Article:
Space weather effects on satellites
Space weather affects satellite missions in a variety of ways,
depending on the orbit and satellite function. Our society
increasingly depends on satellites for communication, navigation,
exploration and research. The impact of satellite system failures is
more far-reaching than ever before.
Energetic particles that originate from the sun and from the Earth's
magnetosphere continually impact the surfaces of spacecraft. Highly
energetic particles penetrate to electronic components, causing
bit-flips in a chain of electronic signals that can result in spurious
commands within the spacecraft or erroneous data from an instrument.
These spurious commands have caused major failures to satellite
systems, many of which could have been avoided had ground controllers
known in advance of impending particle hazards. Less energetic
particles contribute to a variety of spacecraft surface charging
problems, especially during periods of high geomagnetic activity. In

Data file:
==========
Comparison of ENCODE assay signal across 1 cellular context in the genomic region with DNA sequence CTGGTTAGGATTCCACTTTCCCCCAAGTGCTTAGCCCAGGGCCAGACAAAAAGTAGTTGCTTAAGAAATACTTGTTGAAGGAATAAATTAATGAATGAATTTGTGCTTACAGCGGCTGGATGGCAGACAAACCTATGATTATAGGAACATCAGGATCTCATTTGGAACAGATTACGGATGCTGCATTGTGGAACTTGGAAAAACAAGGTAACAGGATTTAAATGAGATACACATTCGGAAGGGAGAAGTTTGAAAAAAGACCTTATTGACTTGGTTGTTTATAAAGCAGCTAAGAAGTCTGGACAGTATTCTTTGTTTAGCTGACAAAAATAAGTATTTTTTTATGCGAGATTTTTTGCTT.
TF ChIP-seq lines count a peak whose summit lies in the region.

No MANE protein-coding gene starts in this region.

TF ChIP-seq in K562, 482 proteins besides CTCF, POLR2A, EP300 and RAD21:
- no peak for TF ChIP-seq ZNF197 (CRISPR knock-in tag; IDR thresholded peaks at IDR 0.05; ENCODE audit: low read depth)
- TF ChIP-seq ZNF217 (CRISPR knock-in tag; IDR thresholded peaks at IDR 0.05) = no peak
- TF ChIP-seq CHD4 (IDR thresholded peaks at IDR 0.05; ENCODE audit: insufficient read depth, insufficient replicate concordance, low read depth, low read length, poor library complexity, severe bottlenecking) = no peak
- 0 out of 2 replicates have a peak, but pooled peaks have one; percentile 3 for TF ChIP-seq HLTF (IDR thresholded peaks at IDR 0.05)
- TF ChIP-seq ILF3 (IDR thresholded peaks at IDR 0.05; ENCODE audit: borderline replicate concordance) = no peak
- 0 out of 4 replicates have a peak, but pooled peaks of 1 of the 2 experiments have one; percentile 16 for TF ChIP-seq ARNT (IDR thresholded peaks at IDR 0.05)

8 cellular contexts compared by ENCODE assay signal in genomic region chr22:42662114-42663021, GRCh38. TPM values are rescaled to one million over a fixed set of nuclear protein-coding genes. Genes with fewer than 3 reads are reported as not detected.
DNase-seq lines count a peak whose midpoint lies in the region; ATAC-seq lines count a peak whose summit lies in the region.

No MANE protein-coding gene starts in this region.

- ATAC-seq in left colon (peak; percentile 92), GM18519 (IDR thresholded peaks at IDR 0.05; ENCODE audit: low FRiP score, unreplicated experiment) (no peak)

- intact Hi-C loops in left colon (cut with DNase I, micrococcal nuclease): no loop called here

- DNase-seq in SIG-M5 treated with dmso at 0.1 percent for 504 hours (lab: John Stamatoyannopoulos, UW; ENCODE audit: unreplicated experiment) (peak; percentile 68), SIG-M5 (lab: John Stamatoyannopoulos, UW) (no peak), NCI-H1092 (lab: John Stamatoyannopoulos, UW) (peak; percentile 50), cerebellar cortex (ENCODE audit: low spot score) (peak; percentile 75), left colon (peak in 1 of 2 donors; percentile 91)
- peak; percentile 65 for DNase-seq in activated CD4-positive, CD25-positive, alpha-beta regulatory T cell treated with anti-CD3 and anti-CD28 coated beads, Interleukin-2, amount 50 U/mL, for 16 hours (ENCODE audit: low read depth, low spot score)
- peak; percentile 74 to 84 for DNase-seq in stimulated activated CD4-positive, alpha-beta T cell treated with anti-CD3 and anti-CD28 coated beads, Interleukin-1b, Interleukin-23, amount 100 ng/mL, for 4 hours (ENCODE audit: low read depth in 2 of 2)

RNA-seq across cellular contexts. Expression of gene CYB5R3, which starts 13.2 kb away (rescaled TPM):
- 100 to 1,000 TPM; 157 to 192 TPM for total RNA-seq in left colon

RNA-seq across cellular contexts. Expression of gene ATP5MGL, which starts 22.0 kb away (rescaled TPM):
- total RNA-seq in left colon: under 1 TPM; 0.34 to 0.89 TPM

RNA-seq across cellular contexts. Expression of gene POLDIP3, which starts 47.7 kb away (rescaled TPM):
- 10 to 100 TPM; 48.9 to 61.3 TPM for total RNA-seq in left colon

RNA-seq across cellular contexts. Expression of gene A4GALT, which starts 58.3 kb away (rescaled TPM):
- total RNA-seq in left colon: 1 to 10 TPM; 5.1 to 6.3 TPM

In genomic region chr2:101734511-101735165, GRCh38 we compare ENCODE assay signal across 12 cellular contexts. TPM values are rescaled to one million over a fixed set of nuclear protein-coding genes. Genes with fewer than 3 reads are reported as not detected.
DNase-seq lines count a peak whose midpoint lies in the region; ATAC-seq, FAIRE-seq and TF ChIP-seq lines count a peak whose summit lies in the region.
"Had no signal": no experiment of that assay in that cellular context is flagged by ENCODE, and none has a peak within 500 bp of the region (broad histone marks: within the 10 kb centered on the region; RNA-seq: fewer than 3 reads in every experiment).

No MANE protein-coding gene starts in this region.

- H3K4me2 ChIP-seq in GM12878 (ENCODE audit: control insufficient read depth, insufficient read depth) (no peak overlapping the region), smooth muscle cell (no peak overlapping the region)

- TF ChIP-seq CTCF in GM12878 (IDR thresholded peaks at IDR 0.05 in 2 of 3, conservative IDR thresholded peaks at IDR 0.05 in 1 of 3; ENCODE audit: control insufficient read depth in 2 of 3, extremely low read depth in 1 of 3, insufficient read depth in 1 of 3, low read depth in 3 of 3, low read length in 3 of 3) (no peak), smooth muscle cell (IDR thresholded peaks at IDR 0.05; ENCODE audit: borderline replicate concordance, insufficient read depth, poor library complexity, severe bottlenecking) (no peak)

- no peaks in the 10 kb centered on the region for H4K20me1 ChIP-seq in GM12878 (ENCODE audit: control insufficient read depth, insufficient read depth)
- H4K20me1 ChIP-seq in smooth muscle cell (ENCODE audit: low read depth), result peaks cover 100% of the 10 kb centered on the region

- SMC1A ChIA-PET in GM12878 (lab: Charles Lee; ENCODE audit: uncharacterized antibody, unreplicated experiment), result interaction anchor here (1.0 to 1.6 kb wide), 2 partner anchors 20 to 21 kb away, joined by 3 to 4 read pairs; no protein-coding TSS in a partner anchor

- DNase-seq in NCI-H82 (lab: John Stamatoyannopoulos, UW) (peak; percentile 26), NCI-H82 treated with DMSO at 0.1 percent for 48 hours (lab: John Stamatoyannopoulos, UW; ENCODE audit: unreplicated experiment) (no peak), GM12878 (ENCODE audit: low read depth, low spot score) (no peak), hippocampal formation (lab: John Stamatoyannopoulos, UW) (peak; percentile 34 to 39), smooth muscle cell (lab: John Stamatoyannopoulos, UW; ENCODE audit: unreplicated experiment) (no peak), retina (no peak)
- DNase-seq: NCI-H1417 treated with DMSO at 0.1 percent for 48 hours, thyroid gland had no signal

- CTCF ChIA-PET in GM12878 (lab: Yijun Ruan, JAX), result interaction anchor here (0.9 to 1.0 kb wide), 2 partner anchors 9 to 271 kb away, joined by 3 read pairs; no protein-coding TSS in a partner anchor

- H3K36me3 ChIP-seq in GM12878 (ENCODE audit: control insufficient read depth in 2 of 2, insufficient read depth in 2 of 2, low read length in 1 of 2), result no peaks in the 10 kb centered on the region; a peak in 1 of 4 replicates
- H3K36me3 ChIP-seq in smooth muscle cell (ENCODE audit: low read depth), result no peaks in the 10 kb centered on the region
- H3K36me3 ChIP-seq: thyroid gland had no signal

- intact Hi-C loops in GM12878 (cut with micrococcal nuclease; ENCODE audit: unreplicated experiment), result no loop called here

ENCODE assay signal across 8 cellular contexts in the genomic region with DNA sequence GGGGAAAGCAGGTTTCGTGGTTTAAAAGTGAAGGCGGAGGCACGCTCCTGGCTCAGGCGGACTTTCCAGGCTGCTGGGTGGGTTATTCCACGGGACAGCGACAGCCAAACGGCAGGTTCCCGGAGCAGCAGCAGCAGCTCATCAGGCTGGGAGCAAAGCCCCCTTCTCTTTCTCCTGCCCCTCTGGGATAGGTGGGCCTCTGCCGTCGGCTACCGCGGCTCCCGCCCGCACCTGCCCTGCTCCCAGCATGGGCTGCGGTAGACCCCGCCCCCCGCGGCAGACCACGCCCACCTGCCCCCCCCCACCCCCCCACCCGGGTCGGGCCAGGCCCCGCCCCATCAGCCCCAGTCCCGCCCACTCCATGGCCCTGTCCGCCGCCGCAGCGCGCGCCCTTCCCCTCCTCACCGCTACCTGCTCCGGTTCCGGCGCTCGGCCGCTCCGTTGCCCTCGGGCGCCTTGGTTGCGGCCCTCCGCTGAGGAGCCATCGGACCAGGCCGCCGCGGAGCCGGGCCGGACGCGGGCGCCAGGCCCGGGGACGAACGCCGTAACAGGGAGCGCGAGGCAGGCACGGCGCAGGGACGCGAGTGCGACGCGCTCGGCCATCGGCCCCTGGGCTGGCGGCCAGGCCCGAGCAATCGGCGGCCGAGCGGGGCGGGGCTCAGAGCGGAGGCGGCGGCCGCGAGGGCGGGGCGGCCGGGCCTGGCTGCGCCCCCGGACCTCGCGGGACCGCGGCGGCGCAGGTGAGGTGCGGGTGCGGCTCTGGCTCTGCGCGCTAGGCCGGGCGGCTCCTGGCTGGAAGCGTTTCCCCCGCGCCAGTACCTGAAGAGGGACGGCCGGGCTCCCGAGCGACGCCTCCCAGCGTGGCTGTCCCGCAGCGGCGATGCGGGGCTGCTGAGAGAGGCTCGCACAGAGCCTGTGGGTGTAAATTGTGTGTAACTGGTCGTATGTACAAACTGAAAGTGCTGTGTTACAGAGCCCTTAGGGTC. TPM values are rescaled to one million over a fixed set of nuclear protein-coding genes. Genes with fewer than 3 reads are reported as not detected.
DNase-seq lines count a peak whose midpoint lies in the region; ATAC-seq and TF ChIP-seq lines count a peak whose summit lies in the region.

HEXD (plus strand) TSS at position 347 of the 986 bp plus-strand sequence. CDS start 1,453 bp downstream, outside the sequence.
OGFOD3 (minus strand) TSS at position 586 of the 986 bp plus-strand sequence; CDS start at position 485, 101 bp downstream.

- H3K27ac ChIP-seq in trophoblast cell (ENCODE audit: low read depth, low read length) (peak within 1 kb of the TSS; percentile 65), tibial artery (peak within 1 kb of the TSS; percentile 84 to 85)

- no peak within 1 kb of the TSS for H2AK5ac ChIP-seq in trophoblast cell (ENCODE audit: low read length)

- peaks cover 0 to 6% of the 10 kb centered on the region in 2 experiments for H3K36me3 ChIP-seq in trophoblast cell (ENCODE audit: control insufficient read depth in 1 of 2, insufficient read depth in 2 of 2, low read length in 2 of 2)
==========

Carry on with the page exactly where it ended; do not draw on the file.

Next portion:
addition, energetic electrons responsible for deep dielectric
charging can degrade the useful lifetime of internal components.
Major geomagnetic storms result in heating and expansion of the
atmosphere, causing significant perturbations in satellite
trajectories. At times, these effects may be sufficiently severe as
to cause premature re-entry of orbiting objects, such as Skylab in
1979. It is important that satellite controllers be warned of
these changes and that accurate models are in place to realistically
account for the resulting atmospheric effects. The Space Shuttle is
also vulnerable to changes in atmospheric drag; re-entry
calculations for the orbiter are highly sensitive to atmospheric
density, and errors can threaten the safety of the vehicle and its
crew. (see NSWP)
Examples of satellite anomalies
Many satellites suffer operations anomalies and upsets:
AT&T lost contact with its Telstar 401 satellite early Saturday January 11, 1997.
Telesat lost both the C and Ku-bands on the satellite on March 26, 1996.
Intelsat 511 lost earth lock on October 7, 1995.
GOES-8, had attitude problems on February 14, 1995.
Anik E-1, Anik E-2, Intelsat, had attitude control electronics anomalies starting on January 20, 1994.